February 21st, 2015
With the impending doom of rising sea levels, emanating deserts and hot summers, not every one of us is at the forefront of the fight against climate change. In the last decades, the percentage of people who worry about climate change in the US has been more or less flat , even though the level of carbon dioxide in the atmosphere has been linearly increasing for the last years. If the problem is really that big, why is there no visible change in the behavior of people?
In a study on the psychological barriers to climate action, Robert Gifford distinguishes ‘dragons’, ‘mules’ and ‘honeybees’ as the key players in this contradistinction between the rising problem of climate change and the persistent inaction. ‘Dragons’ are the psychological barriers to pro-environmental behavior, ‘mules’ are the people that take a lot of steps to mitigate climate change, but are only a small minority and therefore carry a non-proportional share of the responsibility, while ‘honeybees’ are the people that reduce climate change without consciously striving to do so, they are ‘unwitting enablers’. However, there are too few people that fall into these categories. The bulk of the people are not concerned about the environment at all.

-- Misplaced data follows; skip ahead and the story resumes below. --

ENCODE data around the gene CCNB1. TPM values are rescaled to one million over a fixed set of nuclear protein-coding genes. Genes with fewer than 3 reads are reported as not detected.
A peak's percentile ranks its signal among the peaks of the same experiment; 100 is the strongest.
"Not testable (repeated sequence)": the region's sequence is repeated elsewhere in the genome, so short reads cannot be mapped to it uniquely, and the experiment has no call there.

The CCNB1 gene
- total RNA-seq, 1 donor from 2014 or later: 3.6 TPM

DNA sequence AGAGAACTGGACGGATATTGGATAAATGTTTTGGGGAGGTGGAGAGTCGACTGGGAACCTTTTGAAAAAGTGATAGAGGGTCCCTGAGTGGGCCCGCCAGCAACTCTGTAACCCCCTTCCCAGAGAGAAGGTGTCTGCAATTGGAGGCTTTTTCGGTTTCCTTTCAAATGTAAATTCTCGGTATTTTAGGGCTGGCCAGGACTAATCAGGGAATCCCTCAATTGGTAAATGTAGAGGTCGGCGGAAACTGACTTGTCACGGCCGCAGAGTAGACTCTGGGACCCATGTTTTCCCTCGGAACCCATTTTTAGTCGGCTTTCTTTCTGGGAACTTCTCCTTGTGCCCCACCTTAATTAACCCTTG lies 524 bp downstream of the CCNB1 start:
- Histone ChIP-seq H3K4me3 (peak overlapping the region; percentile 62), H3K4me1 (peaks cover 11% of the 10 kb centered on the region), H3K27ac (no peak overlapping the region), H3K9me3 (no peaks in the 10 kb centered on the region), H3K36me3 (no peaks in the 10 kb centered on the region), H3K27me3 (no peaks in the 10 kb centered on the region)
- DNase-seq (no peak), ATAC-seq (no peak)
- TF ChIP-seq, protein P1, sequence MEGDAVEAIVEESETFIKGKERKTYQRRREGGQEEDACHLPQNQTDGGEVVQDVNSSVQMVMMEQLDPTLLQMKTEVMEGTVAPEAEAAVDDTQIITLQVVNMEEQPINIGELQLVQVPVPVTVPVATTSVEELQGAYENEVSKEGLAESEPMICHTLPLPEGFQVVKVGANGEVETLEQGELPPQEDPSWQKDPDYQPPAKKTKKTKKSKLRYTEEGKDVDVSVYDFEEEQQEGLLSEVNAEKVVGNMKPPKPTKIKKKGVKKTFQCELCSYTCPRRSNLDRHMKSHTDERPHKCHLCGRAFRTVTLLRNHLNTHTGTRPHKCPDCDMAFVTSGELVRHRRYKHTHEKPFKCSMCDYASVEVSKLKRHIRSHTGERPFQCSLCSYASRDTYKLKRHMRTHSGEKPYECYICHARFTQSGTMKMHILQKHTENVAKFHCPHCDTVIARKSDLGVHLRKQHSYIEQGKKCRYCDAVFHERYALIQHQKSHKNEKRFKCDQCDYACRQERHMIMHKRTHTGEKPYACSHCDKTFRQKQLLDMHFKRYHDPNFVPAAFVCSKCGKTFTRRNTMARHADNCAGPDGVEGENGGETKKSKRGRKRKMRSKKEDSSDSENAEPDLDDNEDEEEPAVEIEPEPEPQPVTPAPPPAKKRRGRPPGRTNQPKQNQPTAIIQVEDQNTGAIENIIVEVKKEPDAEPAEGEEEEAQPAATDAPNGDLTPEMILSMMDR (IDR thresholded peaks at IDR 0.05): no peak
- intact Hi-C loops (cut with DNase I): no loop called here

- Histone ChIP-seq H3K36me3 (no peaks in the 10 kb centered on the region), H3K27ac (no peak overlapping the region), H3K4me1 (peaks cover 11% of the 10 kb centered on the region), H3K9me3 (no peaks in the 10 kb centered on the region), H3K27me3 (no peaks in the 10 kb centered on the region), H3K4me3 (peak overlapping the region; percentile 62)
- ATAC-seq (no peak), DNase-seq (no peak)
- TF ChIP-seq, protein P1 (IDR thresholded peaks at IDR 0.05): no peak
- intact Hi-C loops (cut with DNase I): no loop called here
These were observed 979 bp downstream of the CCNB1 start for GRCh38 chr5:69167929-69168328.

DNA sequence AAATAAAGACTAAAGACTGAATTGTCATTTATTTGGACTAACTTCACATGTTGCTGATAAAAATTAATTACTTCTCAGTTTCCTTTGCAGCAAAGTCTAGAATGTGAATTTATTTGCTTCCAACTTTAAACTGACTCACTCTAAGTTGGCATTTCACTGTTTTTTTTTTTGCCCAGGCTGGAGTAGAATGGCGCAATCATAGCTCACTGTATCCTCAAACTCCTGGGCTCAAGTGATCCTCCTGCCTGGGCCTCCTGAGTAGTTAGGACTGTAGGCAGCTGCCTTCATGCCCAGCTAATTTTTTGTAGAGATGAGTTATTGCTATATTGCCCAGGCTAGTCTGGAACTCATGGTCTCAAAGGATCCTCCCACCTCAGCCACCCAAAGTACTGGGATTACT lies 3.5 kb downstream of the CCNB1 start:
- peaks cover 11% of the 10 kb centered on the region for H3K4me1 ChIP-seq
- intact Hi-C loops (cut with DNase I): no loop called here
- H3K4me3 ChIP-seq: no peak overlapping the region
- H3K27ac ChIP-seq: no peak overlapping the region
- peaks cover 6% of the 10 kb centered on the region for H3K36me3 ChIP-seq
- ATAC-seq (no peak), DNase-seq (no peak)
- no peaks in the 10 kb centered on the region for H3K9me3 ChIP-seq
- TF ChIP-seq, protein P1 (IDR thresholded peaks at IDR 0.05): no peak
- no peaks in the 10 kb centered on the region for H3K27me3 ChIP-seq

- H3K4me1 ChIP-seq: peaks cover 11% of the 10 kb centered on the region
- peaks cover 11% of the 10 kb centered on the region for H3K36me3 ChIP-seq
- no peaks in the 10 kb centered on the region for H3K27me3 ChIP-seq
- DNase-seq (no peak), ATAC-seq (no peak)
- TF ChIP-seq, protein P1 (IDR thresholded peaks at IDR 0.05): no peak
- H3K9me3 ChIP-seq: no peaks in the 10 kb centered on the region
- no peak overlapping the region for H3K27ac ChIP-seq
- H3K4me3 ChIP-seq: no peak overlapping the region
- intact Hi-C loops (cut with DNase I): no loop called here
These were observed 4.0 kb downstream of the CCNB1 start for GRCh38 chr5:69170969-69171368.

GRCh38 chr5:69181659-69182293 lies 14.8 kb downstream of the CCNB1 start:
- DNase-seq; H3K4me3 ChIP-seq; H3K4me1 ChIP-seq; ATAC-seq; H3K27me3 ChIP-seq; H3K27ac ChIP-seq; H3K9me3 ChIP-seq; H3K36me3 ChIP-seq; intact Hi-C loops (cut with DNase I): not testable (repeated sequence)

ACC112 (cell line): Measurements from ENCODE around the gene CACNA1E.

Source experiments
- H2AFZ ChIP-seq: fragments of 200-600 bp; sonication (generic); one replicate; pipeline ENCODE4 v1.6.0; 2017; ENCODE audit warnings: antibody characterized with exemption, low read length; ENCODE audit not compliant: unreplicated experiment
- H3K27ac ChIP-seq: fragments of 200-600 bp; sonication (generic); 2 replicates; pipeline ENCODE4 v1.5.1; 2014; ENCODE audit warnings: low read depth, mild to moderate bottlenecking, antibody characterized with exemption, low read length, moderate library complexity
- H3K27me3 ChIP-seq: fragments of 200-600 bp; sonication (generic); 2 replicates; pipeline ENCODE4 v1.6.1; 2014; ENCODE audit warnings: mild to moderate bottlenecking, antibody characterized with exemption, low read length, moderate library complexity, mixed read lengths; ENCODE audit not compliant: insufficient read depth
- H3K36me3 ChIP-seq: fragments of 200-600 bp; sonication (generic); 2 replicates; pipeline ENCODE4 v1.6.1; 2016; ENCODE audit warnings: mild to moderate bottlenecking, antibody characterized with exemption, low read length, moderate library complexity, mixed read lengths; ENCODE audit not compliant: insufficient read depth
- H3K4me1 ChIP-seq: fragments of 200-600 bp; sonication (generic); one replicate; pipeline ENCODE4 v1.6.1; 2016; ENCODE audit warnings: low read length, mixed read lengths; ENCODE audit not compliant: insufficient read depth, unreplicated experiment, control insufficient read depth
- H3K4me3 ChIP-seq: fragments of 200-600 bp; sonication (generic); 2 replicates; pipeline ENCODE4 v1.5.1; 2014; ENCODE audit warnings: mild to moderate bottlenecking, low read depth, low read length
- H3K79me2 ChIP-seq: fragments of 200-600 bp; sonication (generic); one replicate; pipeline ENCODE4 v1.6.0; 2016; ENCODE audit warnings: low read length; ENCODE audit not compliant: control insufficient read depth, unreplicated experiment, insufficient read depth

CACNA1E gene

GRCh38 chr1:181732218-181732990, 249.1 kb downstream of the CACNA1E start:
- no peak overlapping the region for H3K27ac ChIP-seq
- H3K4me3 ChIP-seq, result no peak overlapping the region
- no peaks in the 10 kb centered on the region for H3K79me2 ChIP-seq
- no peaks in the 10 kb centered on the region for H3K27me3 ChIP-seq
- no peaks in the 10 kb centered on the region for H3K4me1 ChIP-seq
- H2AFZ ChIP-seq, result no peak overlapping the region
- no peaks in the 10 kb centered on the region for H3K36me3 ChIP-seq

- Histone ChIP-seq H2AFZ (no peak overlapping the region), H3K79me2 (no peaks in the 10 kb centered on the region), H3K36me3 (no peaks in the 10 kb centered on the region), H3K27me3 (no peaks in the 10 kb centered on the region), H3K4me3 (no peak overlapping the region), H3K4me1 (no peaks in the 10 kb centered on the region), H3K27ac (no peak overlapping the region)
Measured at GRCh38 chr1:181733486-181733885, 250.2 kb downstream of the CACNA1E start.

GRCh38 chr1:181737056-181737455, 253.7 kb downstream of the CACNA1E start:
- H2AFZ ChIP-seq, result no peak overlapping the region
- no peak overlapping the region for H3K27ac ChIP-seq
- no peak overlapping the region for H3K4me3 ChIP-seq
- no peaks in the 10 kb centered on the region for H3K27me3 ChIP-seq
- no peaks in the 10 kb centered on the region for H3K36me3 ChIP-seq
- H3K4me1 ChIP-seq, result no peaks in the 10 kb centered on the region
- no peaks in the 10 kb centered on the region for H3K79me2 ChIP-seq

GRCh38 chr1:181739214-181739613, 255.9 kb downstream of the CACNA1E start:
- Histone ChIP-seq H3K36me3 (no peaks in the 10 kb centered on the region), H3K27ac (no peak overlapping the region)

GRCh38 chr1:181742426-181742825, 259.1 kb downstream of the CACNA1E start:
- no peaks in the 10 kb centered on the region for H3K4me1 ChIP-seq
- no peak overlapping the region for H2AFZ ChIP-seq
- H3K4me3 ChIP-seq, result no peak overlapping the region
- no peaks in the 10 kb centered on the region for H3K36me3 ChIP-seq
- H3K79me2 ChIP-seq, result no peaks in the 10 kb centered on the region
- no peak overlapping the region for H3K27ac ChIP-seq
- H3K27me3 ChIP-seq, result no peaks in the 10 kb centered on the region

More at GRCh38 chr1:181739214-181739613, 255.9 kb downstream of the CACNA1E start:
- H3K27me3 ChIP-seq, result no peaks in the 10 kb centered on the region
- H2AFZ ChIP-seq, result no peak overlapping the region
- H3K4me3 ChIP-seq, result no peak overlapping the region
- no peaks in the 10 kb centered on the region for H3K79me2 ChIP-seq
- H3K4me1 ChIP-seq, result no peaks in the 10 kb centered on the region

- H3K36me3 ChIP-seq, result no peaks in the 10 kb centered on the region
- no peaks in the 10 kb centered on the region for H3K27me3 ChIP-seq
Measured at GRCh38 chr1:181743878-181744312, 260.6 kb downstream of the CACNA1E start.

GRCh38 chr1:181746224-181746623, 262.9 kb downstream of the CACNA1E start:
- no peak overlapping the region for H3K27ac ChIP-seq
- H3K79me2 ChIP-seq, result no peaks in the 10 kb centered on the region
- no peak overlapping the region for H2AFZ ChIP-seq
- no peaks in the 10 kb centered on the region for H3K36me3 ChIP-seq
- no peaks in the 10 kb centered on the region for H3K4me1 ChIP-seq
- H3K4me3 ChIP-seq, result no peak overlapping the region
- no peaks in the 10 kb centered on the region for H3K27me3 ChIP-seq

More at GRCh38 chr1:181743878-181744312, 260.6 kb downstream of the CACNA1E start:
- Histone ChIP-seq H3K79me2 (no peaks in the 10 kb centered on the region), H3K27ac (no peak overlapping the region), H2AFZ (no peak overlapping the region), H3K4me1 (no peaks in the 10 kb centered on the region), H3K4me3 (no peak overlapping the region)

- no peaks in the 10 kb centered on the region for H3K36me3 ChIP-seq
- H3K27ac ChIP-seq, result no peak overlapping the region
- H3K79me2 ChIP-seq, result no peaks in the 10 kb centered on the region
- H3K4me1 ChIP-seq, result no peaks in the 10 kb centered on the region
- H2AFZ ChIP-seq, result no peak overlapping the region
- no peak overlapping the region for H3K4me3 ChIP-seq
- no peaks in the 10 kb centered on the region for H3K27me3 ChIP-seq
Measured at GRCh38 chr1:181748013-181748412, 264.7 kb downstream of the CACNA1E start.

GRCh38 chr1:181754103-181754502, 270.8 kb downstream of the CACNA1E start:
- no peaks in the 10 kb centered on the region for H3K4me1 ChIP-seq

The article distinguishes seven psychological barriers to pro-environmental behavior, each divided into different sub-types. Recent study surveys have shown that limited cognition is one of the common drags on climate action. For the human mind, it is hard to grasp the slowly unfolding impacts of climate change. Furthermore, system justification – the tendency to forefend the status quo, the conflicting goals and aspirations of people’s personal lives and the climate, and the dampening influence of less environmentally minded others are major barriers.
That there are psychological barriers that impede people to join in the effort to halt the process of climate change is no big news. Earlier studies demonstrated that environmental knowledge, perceived seriousness of climate change and status seeking are among the psychological factors that influence environmental behavior.
However, this study argues that it is not only important to analyze and categorize these different barriers, but also to determine which barriers are present for which specific group of people. Empirical studies of different populations – such as the elderly, students and busy households – have shown that some barriers are more powerful for different segments. To target climate policy instruments to a population in the most effective way, policy makers should be informed of which barriers impede which kind of people. To know how to mitigate climate change is to know where the dragons, mules and honeybees can be found.
Photo: Flickr, inacentaurdump
Gifford, R. (2013). Dragons, mules, and honeybees: Barriers, carriers, and unwitting enablers of climate change action Bulletin of the Atomic Scientists DOI: 10.1177/0096340213493258
Abdul-Muhmin, A.G. (2007). Explaining consumers’ willingness to be environmentally friendly International Journal of Consumer Studies DOI: 10.1111/j.1470-6431.2006.00528.x
Vlek, C. (2000). Essential Psychology for Environmental Policy Making International Journal of Psychology DOI: 10.1080/002075900399457